Shohei Ohtani’s velocity dips during Angels defeat, but he’s ‘not worried about any injuries’
Most of Shohei Ohtani’s tools were on display again Wednesday night.
But there was one big trait the Angels two-way star was missing throughout.
Playing both ways in the Angels’ 3-2 loss to the Cleveland Indians, Ohtani flashed his power with a hard lineout to center and showed off his speed by later bunting for a single.
On the mound, he got plenty of swings-and-misses, striking out five batters in a 4 ⅔-inning, two-run start. He had decent command too, issuing just two walks and finding the strike zone on 43 of 72 pitches.
But from the very beginning of the game, the usually hard-throwing right-hander failed to throw the ball very hard. And afterward, neither he nor manager Joe Maddon had much of an explanation why.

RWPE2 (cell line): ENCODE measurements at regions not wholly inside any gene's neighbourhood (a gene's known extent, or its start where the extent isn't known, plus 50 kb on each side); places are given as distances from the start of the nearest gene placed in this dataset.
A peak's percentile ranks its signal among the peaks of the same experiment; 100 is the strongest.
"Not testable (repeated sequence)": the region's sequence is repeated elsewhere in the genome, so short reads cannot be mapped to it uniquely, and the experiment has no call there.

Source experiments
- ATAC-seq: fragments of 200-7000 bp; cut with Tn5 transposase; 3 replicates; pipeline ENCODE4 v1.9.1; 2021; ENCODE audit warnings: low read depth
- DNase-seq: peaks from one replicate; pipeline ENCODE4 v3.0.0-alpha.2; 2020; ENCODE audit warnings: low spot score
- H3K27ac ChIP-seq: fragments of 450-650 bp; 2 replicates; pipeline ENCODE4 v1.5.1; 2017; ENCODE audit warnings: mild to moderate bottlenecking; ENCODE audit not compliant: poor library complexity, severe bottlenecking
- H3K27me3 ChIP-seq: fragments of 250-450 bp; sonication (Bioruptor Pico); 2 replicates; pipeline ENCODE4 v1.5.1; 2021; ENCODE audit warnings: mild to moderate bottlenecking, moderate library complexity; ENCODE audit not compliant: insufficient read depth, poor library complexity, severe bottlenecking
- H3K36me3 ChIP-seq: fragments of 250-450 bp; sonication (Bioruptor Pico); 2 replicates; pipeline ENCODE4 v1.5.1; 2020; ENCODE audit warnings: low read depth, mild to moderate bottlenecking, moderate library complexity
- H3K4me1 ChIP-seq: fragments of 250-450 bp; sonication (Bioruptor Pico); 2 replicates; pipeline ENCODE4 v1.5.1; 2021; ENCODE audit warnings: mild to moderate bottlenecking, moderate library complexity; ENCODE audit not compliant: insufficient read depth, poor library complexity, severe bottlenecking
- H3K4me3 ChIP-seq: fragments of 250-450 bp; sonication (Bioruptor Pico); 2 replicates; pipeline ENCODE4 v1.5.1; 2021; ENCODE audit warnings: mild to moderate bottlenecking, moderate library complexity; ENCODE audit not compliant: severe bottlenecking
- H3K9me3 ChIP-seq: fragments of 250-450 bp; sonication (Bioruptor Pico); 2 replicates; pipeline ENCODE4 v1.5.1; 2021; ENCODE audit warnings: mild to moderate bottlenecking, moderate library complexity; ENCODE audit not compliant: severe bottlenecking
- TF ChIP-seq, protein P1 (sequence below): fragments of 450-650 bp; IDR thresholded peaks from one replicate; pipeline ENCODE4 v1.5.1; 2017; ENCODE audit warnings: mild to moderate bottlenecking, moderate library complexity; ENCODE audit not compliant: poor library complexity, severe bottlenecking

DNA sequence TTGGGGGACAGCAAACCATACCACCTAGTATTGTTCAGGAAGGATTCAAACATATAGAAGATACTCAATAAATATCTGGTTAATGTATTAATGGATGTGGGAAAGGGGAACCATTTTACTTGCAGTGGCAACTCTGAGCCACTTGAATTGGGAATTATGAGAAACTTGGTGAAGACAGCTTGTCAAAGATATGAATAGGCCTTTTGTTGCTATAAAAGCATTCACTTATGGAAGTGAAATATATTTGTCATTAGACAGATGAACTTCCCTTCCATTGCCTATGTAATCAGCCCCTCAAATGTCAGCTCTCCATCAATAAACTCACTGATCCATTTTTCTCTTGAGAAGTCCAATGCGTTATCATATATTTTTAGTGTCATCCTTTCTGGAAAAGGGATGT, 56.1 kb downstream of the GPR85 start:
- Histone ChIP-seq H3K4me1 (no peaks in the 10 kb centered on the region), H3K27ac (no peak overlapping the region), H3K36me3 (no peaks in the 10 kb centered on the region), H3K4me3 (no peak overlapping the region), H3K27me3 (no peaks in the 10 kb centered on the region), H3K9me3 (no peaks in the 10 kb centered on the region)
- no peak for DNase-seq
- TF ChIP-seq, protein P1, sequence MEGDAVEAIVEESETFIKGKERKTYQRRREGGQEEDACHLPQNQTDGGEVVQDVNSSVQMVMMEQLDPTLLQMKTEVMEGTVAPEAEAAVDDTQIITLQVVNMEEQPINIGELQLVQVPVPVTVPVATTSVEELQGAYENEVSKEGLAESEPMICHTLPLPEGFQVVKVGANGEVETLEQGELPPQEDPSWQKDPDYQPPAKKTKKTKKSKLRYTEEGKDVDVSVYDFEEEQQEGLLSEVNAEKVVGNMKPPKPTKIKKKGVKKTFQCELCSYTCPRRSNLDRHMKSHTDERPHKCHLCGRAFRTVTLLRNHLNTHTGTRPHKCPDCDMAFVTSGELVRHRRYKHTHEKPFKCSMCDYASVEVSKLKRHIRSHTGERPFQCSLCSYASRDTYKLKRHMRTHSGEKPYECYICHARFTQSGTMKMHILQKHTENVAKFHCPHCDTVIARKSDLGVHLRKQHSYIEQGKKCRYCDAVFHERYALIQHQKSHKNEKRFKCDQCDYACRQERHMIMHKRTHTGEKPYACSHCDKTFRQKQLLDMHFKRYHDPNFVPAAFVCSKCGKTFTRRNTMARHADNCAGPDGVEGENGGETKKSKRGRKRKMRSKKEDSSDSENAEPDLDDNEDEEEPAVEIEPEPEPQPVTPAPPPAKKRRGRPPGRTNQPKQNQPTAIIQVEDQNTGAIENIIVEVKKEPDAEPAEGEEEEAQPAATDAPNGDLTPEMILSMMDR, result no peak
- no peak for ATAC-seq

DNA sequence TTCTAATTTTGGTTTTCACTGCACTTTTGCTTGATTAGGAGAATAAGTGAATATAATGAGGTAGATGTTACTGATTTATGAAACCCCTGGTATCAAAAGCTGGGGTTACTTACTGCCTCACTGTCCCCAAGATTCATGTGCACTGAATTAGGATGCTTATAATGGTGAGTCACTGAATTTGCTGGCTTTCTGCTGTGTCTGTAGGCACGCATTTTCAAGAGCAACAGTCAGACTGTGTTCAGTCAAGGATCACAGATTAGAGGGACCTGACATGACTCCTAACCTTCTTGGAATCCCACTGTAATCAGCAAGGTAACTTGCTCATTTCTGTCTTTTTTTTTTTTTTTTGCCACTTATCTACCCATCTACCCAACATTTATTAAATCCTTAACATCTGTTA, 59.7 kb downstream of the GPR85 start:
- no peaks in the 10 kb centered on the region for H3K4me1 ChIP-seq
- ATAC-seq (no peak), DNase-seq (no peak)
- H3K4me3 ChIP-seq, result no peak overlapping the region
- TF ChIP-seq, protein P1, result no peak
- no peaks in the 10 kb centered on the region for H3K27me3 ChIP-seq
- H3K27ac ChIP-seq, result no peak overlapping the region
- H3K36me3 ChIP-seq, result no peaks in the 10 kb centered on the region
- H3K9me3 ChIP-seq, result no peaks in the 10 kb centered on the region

“It was just one of those days he didn’t have his normal stuff,” Maddon said.
Added Ohtani, through his interpreter: “My body was just feeling really heavy and sluggish.”
Ohtani’s average fastball velocity was just 91.3 mph on Wednesday, a significant drop from his season average of 96.6 mph. Normally capable of reaching triple digits, Ohtani’s hardest pitch was only 95.3 mph. Nine times, his four-seamer failed to even crack 90 mph.
“I wasn’t feeling the fastball at all today,” Ohtani said.
The one thing Ohtani and Maddon did emphasize: They don’t believe Ohtani is battling any injury.
“There’s nothing wrong with him,” Maddon said, adding: “It’s not mechanical and it wasn’t physical. It was just how he was feeling tonight.”